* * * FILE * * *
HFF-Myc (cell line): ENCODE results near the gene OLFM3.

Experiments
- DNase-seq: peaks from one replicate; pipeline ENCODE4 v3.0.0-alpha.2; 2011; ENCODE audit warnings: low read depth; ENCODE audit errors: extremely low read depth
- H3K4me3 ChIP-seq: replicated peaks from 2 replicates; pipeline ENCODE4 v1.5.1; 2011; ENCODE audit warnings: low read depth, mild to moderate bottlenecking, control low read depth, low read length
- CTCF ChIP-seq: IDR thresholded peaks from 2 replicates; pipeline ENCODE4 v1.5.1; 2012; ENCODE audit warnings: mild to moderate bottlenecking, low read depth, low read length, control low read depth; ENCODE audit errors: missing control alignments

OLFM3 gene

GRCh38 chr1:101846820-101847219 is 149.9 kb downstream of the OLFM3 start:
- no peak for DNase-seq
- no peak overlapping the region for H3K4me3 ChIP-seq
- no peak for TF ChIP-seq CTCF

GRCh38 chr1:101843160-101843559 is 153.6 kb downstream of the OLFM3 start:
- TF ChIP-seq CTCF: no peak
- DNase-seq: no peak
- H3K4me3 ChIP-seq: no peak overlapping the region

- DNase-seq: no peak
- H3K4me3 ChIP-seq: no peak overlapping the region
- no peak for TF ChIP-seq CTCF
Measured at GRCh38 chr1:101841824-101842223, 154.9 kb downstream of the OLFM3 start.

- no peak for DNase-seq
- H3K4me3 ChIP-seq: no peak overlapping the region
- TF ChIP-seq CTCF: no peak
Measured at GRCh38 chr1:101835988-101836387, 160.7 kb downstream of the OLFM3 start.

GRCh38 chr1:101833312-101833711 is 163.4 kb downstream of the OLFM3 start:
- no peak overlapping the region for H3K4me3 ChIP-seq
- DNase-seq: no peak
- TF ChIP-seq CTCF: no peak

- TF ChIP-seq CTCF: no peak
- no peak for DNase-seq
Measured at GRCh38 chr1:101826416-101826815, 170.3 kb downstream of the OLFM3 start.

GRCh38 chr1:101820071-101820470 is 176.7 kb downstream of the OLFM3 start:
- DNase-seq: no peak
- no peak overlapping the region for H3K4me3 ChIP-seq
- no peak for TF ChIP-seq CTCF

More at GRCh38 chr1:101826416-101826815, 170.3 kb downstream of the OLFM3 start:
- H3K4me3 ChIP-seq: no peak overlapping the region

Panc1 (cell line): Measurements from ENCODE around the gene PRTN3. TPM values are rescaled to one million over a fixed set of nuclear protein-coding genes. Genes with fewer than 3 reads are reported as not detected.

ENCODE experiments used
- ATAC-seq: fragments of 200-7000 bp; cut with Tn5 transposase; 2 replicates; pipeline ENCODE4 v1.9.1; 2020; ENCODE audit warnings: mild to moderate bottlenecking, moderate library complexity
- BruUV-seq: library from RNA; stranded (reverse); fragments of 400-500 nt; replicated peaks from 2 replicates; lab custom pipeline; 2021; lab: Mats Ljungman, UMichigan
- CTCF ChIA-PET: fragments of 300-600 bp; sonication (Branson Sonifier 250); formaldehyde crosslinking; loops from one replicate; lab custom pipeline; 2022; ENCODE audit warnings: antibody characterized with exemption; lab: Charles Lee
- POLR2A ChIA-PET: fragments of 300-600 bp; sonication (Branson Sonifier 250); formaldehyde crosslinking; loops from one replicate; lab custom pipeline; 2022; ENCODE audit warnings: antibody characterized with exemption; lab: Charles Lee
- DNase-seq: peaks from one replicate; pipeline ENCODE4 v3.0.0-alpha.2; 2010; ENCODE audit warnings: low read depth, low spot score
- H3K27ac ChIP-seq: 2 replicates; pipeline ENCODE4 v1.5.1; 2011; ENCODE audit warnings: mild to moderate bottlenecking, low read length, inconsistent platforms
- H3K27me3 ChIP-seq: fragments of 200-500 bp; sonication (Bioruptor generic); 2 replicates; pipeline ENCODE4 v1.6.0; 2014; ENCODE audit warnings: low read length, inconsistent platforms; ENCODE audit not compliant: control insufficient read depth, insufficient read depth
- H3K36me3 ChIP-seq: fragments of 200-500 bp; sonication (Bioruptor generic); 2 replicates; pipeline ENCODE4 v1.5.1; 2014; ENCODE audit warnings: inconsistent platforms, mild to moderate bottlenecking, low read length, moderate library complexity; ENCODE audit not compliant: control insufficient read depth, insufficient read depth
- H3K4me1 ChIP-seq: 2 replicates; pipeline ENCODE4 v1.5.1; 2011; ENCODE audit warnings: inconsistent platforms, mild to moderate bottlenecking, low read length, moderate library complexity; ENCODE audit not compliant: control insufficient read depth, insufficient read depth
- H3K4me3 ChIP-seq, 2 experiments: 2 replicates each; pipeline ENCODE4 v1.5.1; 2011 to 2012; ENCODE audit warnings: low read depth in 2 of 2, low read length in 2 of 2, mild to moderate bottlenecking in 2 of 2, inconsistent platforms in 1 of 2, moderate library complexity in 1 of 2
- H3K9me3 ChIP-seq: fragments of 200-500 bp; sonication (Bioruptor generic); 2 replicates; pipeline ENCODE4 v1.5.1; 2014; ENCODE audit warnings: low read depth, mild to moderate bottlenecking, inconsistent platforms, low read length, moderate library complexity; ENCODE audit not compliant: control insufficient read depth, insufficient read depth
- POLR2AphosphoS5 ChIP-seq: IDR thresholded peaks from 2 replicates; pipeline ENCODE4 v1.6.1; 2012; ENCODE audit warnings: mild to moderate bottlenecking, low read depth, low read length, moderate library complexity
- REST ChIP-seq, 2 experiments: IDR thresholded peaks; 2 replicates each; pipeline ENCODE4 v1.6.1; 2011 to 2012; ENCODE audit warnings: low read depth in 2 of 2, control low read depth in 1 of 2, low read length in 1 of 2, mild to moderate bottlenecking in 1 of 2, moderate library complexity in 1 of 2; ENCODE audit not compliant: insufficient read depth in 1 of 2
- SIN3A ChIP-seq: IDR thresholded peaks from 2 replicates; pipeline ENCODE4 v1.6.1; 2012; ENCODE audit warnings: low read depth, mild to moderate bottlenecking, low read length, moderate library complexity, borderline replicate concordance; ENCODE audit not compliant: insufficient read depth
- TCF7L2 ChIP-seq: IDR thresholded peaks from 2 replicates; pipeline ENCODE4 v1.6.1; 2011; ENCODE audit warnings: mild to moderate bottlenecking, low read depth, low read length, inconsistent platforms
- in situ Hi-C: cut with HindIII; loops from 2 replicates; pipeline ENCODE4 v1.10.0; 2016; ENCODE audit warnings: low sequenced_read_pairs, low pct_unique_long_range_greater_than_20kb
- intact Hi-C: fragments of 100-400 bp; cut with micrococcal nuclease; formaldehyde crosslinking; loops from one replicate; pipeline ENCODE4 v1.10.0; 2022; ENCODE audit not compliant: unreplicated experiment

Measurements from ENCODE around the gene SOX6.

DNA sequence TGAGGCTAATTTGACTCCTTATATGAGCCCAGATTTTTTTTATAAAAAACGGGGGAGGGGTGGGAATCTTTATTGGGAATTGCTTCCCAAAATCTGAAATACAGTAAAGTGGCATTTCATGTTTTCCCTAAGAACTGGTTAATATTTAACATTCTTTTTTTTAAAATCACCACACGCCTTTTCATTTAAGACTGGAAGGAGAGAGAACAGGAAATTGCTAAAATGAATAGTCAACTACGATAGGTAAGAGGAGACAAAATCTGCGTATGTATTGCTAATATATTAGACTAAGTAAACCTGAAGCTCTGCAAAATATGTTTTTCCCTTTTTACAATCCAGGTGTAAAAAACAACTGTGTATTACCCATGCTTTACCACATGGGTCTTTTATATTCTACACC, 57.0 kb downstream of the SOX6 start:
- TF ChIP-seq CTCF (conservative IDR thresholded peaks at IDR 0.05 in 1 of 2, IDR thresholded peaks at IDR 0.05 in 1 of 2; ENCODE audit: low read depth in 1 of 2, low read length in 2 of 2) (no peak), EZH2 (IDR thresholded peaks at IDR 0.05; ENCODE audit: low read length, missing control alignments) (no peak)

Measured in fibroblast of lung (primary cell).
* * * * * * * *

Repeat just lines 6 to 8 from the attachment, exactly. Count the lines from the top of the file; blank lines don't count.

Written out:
OLFM3 gene

GRCh38 chr1:101846820-101847219 is 149.9 kb downstream of the OLFM3 start:
- no peak for DNase-seq